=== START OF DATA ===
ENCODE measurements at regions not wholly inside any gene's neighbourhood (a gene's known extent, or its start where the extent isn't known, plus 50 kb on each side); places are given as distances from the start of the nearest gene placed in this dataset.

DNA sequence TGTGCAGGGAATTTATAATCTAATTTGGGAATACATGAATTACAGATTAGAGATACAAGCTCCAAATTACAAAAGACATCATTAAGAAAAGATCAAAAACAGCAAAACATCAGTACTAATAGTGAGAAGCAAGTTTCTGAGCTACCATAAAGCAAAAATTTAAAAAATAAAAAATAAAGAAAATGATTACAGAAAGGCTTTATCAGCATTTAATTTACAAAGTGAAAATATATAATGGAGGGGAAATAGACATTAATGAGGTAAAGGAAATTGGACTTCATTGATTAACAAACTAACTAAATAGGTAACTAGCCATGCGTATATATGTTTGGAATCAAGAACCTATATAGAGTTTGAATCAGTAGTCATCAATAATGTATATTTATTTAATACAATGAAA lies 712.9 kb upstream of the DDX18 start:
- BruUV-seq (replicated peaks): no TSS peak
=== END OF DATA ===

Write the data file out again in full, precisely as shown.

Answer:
ENCODE measurements at regions not wholly inside any gene's neighbourhood (a gene's known extent, or its start where the extent isn't known, plus 50 kb on each side); places are given as distances from the start of the nearest gene placed in this dataset.

DNA sequence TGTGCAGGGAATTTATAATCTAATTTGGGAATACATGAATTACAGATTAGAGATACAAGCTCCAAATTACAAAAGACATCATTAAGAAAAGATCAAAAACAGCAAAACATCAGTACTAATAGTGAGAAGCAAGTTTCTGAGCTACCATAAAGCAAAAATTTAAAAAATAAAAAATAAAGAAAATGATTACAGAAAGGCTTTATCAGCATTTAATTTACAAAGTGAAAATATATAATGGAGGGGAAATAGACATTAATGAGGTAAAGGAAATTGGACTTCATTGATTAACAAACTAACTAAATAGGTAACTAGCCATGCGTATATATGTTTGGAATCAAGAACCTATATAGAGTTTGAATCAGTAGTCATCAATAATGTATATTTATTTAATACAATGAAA lies 712.9 kb upstream of the DDX18 start:
- BruUV-seq (replicated peaks): no TSS peak